You definitely need to aclimatize before heading to your trek, there is a few things that can help you to handle better the altitude, for example, chewing coca leaves or drink “mate de coca”. A good recommendation is to rest when you just arrive in Cusco, no smoking, no drinking for a few hours.
When going to mountain areas such as on the Inca Trail, acclimatization is necessary to avoid high altitude sickness!
Altitude sickness also called acute mountain sickness (AMS) or locally “soroche” — is a pathological effect of high altitude on people due to acute exposure to low partial pressure of oxygen access. It basically appears at altitude above 2,400 metres within 6-12 hours after reaching high altitude. It manifests itself as a set of nonspecific symptoms, acquired at high altitude or in low air pressure that are similar to flu, hangover or carbon monoxide poisoning. Being in excellent physical condition does not automatically mean immediate acclimatization and altitude sickness avoiding. There are no specific factors that correlate with a tendency to altitude illness. AMS can progress to high altitude cerebral oedema (HACE) or high altitude pulmonary edema (HAPE), which can be fatal, so immediate medical help is necessary!!
At high altitude, air density (oxygen and nitrogen molecules number per given volume) decreases as the altitude increases resulting in the fact that physical and mental alertness drops too. Dehydration caused by higher rate of water vapor lost from the lungs may contribute to the symptoms of altitude illness. The rate of ascent, altitude achieved, amount of physical activity at high altitude as well as individual susceptibility are contributing factors to the appearance and seriousness of high-altitude illness. Usually, the illness occurs following a rapid ascent (for example, by flying from sea-level to La Paz or Cusco) and can be mostly prevented by ascending slowly. The symptoms are mostly temporary and disappear within a couple of days (2-3) as a general rule.
Acclimatization to high altitude is a process of adapting to reduced oxygen amount in the atmosphere. This process differs for everybody individually.
Common symptoms of high altitude:
Headache, nausea or vomiting, lack of appetite, dizziness, tiredness or weakness, sleepiness or insomnia, shortness of breath upon physical effort, persistent rapid pulse, needles and pins, nosebleed, general malaise, excessive flatulence, peripheral oedema (swelling of feet, hands and face).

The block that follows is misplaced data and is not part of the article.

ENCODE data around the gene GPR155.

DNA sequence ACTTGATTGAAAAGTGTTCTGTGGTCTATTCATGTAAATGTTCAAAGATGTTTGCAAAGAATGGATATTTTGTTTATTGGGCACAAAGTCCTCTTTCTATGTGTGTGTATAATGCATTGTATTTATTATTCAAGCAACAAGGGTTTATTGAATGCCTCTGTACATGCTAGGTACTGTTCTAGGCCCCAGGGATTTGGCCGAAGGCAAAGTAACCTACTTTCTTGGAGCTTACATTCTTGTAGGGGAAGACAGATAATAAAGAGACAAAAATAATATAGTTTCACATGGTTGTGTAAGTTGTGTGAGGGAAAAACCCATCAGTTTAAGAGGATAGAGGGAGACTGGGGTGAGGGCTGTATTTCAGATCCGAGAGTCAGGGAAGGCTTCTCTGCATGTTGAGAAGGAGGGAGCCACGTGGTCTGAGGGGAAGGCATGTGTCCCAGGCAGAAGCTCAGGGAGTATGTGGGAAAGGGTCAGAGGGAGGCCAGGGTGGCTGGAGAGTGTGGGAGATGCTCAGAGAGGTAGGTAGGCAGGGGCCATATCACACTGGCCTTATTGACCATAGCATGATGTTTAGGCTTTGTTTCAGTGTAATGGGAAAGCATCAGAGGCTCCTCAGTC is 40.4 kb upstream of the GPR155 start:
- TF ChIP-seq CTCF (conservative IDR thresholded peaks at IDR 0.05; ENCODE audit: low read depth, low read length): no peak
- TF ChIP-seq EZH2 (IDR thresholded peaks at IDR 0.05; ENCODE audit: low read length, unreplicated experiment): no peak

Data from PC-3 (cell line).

Pulmonary oedema (fluid in the lungs), cerebral oedema (swelling of the brain), fever, symptoms similar to bronchitis, persistent dry cough, shortness of breath even during a rest, headache that does not react to analgesics, increased nausea, unsteady gait or gradual loss of consciousness.
How to prevent or reduce high altitude sickness:
You should drink lots of liquids, including the local remedy mate de coca (traditional tea made of coca leaves), eat plenty of sweet, avoid drinking alcohol, taking sedatives or any other mind-altering substances and heavy and hard to digest food (high-carbohydrate meals). Above all, you need to rest! Acclimatization is achieved when the heartbeat is normal at rest, you can eat and sleep well and have no headache.
Toilets have improved a lot in the last couple of years and all of the larger campsites have toilet blocks with flush toilets and running water. On the whole they are kept pretty clean. If you do need to go to the toilet between campsites then defecate well away from the trail and water supplies; dig a hole, or cover your faces with a rock, and take the paper with you in a bag to deposit in one of the several bins along the way. There are hot shower facilities are Wiñay Wayna on day 3, although they are usually pretty unclean.